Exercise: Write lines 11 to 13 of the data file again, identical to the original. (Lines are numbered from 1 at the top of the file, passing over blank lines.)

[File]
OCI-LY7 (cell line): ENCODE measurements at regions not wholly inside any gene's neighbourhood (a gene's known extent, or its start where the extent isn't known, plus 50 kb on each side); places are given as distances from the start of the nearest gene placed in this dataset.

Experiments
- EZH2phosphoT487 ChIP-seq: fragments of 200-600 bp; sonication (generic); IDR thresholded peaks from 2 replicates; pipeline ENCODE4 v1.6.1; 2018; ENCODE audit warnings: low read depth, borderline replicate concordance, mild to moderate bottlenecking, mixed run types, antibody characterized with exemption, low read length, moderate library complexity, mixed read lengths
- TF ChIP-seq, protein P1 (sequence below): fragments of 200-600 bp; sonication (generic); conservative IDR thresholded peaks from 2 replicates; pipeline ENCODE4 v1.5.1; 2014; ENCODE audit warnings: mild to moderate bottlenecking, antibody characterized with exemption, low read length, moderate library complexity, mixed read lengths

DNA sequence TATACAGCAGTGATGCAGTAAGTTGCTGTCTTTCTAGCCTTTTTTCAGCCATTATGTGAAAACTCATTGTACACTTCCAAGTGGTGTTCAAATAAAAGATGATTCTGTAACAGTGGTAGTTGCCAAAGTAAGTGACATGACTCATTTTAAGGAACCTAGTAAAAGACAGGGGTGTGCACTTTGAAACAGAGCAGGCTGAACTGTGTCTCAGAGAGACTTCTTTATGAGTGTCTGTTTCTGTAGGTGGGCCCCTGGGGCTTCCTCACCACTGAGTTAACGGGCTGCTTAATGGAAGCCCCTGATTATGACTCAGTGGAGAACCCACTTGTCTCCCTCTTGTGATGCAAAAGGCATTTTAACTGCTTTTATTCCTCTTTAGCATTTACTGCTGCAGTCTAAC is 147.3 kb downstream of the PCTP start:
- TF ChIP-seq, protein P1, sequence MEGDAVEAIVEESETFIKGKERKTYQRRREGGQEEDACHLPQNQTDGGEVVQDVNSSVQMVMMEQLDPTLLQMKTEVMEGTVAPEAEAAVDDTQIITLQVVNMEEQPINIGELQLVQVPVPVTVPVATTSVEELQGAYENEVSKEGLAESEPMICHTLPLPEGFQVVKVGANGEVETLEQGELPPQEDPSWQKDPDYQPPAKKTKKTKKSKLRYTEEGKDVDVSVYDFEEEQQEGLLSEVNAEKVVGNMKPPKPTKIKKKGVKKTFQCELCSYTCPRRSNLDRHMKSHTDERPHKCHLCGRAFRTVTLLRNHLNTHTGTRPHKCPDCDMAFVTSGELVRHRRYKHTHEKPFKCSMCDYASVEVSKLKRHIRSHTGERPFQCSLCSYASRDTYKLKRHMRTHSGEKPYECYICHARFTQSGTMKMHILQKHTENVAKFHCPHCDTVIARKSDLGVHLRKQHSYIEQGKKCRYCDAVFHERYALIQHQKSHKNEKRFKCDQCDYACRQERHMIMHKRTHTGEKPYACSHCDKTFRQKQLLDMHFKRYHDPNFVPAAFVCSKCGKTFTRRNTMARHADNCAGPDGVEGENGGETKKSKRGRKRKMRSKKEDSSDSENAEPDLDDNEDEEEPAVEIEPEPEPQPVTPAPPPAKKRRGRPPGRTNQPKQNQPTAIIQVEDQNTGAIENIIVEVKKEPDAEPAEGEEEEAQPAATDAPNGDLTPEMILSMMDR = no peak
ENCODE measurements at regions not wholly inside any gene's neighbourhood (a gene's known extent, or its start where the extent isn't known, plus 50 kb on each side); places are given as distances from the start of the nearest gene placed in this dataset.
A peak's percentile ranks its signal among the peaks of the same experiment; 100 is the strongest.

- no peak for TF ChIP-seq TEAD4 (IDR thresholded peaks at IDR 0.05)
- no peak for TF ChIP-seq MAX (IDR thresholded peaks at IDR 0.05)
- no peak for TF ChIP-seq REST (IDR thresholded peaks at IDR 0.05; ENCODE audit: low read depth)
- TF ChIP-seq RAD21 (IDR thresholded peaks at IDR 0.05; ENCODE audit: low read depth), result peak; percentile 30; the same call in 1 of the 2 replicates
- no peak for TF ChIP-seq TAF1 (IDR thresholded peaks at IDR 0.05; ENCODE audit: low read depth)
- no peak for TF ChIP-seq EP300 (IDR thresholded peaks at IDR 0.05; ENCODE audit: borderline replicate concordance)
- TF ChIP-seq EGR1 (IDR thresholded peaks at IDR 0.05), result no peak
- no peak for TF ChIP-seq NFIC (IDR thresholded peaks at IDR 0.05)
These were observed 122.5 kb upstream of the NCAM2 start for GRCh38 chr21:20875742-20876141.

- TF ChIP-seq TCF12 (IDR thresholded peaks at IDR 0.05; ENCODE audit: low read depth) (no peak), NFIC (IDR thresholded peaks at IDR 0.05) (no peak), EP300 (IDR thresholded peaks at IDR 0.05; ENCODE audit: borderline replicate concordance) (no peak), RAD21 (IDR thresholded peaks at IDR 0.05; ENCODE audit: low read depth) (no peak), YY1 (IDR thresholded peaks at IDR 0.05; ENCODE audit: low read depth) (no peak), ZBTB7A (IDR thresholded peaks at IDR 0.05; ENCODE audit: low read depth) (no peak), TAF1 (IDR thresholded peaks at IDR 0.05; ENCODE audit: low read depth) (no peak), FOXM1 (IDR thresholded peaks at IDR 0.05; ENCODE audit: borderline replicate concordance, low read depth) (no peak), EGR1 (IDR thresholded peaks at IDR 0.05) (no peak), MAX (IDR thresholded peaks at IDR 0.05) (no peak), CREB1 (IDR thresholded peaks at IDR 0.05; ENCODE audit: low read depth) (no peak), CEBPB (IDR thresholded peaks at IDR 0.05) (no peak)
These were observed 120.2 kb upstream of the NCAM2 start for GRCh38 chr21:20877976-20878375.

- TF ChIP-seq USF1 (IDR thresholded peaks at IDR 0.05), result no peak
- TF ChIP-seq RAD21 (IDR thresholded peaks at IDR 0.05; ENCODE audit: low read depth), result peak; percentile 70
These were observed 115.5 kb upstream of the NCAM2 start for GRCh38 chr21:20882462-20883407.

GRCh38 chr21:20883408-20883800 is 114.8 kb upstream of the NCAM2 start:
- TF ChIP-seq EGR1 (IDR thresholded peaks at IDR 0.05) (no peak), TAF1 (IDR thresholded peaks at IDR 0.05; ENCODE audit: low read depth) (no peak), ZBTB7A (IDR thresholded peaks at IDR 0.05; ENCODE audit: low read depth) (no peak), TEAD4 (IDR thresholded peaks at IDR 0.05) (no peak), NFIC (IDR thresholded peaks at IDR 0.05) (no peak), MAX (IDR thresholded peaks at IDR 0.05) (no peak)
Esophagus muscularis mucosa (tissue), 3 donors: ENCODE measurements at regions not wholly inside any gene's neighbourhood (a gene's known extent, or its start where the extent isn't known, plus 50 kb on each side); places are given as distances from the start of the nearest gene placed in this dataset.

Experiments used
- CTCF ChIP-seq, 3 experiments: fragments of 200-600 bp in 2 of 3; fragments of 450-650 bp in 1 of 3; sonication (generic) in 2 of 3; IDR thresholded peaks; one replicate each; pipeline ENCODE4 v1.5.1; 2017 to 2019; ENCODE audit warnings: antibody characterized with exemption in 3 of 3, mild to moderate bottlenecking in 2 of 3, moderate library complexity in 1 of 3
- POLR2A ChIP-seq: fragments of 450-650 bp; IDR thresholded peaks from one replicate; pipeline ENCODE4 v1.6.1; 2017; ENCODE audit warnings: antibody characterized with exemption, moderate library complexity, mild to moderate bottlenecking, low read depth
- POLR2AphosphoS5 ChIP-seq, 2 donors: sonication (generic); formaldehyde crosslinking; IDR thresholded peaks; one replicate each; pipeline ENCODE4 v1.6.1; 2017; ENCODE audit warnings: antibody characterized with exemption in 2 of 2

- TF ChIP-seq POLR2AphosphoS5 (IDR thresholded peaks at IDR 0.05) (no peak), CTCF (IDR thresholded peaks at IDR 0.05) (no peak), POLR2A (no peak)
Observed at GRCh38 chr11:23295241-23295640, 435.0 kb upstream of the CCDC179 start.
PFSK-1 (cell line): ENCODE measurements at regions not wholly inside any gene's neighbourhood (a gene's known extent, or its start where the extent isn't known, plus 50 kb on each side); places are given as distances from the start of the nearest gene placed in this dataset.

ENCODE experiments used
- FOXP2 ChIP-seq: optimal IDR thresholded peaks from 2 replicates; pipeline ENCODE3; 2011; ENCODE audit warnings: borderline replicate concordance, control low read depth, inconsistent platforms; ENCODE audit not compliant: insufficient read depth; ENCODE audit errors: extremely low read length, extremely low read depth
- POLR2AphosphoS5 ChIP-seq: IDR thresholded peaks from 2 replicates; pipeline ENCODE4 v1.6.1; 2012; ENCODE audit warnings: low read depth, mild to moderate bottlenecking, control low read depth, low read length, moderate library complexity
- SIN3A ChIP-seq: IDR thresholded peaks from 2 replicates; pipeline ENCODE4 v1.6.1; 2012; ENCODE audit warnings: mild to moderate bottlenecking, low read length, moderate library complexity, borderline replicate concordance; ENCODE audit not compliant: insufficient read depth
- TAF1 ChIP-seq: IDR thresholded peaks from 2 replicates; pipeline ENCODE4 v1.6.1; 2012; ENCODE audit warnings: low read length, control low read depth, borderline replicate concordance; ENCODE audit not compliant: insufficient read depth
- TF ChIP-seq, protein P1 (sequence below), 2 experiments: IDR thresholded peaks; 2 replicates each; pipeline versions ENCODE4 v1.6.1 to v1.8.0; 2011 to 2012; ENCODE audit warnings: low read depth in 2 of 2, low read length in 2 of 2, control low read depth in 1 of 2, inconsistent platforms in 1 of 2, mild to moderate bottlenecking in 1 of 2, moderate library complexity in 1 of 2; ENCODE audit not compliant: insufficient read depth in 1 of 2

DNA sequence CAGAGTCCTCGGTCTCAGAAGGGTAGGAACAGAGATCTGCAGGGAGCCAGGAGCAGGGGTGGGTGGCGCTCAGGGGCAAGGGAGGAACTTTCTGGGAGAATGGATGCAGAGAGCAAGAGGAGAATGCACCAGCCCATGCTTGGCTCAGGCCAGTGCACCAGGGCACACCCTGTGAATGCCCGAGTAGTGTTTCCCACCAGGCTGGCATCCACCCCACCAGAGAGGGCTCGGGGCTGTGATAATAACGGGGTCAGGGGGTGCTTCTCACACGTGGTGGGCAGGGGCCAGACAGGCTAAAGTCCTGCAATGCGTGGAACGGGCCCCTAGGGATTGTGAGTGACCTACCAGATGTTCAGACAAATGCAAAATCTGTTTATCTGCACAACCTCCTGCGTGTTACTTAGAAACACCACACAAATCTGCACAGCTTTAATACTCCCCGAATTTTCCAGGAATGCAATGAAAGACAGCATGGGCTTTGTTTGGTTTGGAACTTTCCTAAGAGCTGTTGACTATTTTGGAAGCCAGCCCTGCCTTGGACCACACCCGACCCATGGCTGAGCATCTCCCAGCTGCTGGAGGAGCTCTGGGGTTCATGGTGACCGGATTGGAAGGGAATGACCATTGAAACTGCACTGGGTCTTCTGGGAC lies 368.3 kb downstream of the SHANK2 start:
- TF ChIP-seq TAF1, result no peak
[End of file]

- no peak for TF ChIP-seq REST (IDR thresholded peaks at IDR 0.05; ENCODE audit: low read depth)
- TF ChIP-seq RAD21 (IDR thresholded peaks at IDR 0.05; ENCODE audit: low read depth), result peak; percentile 30; the same call in 1 of the 2 replicates
- no peak for TF ChIP-seq TAF1 (IDR thresholded peaks at IDR 0.05; ENCODE audit: low read depth)